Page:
Virgin Mary In A Sari: Hindus Outraged By Christian Statue Depicting Blessed Mother And Jesus In Indian Tribal Dress

 @Gooch700 on July 10 2013 2:05 PM

The issue of Christian missionaries proselytizing in India has taken a bizarre turn after a church in the eastern state of Jharkhand installed a statue of Mother Mary and Baby Jesus depicted as "tribals," the indigenous people of the state. With dark brown complexions and sporting traditional Indian tribal clothing (white sari with red border, etc.), the statue in a church in the village of Singhpur has sparked outrage from local Hindus and other non-Christians who have called for its immediate removal.

According to a report in BBC last week, some non-Christian tribals even conducted a march in the nearby city of Ranchi to protest the statue. "It is … the first time in the state that Mother Mary and Baby Jesus have been portrayed as tribals. What was the need for it?" said Bandhan Tigga, the chief priest of the Sarna Society, a group that represents the non-Christian tribal population in Jharkhand. More than one-fourth of the state's population -- about 8.6 million people -- of Jharkhand are tribals, but only 3 percent of them are Christians.

"Showing Mother Mary as a tribal is a part of the larger design to make the tribal population believe that she was from their community and confuse them," Tigga added. "One hundred years from now, people here would start believing that Mother Mary was actually our tribal goddess. It's an attempt to convert Sarna tribals to Christianity. If they do not remove it, a nationwide protest will be organized.” Tigga told the Times of India that “Mother Mary was a foreigner and showing her as a tribal woman is definitely not correct."

In response, Christian tribals have defended the statue. "What's wrong in this? It's just like the Chinese, Japanese, Irish, German or even the African version of Mother Mary and Baby Jesus," said Father Augustine Kerketta, a senior church official in Ranchi. "It happens everywhere as part of enculturation of the local tradition." Kerketta also said some local politicians are likely behind the protests to foster religious enmity. "General elections are due early next year, and some people may wish to divide the Christian and non-Christian tribal populations for political gains," he said.

In a broader context, the conversion of Indians – whether they be tribals or others – has long been a sore point with Hindus who view the work of missionaries as a form of intervention by foreign forces to degrade and/or diminish Indian culture. Indeed, some Hindu organizations have praised Tigga's efforts. The Haindava Keralam, a Hindu advocacy group based in the southwestern state of Kerala, commented that, by draping Mother Mary in the clothes of Indian tribals, Christian missionaries are creating “distortions” by masquerading “foreign religions” as “local religions by appropriating (more correctly, stealing) their way of worship and religious symbols.”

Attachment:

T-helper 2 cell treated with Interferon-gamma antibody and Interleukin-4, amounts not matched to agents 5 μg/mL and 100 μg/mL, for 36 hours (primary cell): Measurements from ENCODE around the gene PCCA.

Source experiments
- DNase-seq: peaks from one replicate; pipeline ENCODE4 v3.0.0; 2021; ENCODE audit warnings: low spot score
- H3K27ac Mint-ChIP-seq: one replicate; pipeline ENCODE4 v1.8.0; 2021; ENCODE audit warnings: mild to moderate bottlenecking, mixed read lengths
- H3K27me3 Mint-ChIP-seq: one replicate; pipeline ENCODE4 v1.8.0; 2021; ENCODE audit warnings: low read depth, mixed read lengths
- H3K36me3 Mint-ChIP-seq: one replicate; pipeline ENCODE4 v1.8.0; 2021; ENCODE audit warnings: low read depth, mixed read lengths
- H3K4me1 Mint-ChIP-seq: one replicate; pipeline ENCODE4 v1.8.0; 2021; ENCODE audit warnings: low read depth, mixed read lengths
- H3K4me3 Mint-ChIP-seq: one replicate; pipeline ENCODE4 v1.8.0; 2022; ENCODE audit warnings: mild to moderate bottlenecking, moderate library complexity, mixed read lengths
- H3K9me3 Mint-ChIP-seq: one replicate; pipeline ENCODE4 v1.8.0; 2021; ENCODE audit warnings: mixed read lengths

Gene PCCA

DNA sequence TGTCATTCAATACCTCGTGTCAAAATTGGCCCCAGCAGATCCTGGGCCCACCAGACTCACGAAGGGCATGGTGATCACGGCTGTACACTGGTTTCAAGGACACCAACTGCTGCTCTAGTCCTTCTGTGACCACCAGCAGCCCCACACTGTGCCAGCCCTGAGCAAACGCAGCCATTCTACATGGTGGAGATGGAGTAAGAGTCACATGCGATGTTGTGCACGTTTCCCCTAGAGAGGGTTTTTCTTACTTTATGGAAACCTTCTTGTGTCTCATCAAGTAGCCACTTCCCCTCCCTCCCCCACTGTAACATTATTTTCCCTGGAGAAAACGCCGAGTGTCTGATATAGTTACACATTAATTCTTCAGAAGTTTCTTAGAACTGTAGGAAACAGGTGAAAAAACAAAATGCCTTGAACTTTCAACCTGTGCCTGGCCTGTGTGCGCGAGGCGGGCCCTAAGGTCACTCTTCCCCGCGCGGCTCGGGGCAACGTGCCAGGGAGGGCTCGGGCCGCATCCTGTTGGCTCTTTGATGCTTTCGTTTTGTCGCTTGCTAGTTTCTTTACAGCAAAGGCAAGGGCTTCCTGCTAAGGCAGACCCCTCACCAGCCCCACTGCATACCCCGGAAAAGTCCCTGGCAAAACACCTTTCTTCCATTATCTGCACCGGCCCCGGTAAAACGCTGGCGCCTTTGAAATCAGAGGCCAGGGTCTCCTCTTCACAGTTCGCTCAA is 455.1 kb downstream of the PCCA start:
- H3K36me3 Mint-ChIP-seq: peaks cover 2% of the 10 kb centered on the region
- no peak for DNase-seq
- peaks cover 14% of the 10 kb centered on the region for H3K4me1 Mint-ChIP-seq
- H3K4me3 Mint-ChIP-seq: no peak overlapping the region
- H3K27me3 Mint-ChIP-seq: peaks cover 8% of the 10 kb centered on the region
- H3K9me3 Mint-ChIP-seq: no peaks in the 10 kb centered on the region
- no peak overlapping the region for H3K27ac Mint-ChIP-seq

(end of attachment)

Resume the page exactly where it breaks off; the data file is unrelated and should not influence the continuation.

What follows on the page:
Haindava noted that the sari is a “Hindu dress worn by Hindu women. The white sari with a red border is used by women of the Sarna community on auspicious occasion[s],” adding that Christian missionaries are attempting similar practices in Kerala. “Should we permit such degradation of our religion?” Haindava asked rhetorically. “These are the [same] people who derided our religion, culture, rituals as mythology and superstition, why are they [seeking to] to imitate it?”

A commenter on the Haindava website named S. Manoharan thundered that: “All Hindus should understand that conversion to foreign religions and praying to foreigners does not give any spiritual satisfaction.” Another commenter named Ravi Nair opined that Evangelical Christians have been using deceptive conversion techniques in Latin America, Africa and in India for centuries. “The after-effects of coercive and deceptive religious conversion [are] disastrous,” he wrote. “Although coercive religious conversion of Hindus has deep historical roots, recent deceptive and cunning strategy poses serious political, social and psychological problems. In this era of globalization, evangelists with unlimited funds use sophisticated, deceptive, psychological mind manipulation techniques to lure, brainwash, and convert innocent people, Once they are converted, they are abandoned for rot. In India, the Vatican and evangelical groups use them as political pawn.”

Nair added that the sudden appearance of a sari-draped Mother Mary is a “manipulation technique.” “These missionaries are criminals with big ego,” he indicated. “They should be detained, arrested, and a force continuum shall be applied until they leave India with their trick. These conversion thief act without fear, shame, guilt, or remorse for a bowl of chicken soup from their alien slave masters. They should be stopped to save India.”

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